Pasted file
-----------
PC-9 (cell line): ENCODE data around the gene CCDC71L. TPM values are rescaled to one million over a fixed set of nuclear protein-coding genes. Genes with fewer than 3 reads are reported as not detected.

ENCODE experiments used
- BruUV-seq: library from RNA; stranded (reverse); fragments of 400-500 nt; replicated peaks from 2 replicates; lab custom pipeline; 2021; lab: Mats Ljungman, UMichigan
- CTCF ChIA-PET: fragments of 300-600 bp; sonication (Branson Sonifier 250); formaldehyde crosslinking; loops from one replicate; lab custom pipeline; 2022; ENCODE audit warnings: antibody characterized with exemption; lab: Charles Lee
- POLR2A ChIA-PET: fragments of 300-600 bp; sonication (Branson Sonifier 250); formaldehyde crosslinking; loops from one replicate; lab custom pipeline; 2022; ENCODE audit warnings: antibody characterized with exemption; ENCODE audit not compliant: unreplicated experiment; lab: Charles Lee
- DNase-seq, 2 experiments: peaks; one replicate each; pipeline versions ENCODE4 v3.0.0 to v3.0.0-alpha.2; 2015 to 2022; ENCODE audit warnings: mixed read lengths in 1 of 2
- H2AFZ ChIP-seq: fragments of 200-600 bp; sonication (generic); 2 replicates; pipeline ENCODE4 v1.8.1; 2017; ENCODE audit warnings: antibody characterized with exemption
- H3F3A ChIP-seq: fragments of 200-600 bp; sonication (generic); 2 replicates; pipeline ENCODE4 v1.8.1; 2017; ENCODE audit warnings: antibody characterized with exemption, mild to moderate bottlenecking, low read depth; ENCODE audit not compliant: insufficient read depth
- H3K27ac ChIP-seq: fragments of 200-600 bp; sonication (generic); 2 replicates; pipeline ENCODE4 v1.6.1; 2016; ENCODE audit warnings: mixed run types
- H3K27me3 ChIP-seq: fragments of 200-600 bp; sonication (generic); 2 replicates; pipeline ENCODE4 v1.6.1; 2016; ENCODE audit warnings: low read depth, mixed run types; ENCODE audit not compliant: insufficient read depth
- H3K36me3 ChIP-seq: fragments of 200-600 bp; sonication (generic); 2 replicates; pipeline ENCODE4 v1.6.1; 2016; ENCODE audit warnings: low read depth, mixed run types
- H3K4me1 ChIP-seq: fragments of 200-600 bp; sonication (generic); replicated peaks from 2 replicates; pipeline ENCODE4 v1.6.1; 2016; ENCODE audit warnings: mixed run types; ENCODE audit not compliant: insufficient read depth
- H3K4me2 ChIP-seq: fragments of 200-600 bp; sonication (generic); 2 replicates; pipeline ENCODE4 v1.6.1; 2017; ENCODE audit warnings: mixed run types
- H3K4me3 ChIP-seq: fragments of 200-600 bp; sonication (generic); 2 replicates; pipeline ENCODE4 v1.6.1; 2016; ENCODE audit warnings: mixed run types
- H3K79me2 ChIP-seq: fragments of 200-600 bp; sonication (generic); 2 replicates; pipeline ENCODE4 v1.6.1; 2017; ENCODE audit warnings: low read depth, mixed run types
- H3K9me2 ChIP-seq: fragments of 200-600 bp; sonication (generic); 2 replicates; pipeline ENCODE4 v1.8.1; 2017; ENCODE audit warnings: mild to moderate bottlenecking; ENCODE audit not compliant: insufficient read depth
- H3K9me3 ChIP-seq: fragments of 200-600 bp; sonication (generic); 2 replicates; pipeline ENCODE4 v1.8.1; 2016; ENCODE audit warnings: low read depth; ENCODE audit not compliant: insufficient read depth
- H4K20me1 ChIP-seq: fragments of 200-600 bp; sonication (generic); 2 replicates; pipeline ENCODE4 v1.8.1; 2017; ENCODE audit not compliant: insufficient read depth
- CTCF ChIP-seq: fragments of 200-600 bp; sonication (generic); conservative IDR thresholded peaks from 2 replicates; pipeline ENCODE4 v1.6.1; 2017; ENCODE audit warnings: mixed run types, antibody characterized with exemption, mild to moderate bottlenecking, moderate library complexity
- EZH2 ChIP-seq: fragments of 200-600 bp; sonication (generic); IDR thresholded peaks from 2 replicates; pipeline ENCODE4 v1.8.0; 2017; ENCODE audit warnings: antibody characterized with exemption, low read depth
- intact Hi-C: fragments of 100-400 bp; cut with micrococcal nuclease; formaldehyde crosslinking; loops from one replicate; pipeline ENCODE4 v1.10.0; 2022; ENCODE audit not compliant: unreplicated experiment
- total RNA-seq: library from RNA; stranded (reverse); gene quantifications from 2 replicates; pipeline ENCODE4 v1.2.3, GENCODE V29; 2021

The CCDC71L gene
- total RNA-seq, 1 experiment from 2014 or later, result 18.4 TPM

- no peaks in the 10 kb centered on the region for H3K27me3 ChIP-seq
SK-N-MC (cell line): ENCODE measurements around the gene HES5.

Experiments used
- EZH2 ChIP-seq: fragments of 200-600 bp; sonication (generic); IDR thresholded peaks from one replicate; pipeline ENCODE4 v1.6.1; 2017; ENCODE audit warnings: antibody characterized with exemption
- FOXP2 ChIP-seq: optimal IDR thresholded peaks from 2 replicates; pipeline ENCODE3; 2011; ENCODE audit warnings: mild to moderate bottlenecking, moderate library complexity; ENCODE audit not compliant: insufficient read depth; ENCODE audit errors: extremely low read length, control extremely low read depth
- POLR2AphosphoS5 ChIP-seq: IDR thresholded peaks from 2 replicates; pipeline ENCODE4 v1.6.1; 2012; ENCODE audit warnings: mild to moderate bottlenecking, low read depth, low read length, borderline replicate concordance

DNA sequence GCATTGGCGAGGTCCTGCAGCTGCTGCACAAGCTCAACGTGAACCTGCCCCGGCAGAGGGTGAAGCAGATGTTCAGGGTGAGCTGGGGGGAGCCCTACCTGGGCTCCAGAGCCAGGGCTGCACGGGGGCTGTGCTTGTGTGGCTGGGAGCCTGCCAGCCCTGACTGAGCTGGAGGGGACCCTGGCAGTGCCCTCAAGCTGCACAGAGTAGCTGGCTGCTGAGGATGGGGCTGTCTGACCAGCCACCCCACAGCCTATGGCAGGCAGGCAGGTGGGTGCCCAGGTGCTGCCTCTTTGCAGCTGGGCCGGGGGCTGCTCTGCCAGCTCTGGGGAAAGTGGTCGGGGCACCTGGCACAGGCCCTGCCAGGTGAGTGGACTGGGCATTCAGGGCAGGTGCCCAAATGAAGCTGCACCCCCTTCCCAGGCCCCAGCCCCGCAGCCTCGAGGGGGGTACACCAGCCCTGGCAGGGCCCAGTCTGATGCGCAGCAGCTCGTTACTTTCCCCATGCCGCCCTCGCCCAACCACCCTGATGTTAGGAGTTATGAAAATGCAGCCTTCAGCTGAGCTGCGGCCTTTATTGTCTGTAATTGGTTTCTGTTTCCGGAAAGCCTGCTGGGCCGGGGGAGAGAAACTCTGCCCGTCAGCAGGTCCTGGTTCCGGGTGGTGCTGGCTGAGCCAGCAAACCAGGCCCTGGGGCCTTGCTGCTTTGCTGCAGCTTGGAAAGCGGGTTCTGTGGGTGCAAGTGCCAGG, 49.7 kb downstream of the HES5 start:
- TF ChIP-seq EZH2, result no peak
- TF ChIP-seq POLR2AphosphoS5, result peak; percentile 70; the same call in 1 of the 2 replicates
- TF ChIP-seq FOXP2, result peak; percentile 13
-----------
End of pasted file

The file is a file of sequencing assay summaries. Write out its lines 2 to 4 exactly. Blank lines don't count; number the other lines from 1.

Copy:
ENCODE experiments used
- BruUV-seq: library from RNA; stranded (reverse); fragments of 400-500 nt; replicated peaks from 2 replicates; lab custom pipeline; 2021; lab: Mats Ljungman, UMichigan
- CTCF ChIA-PET: fragments of 300-600 bp; sonication (Branson Sonifier 250); formaldehyde crosslinking; loops from one replicate; lab custom pipeline; 2022; ENCODE audit warnings: antibody characterized with exemption; lab: Charles Lee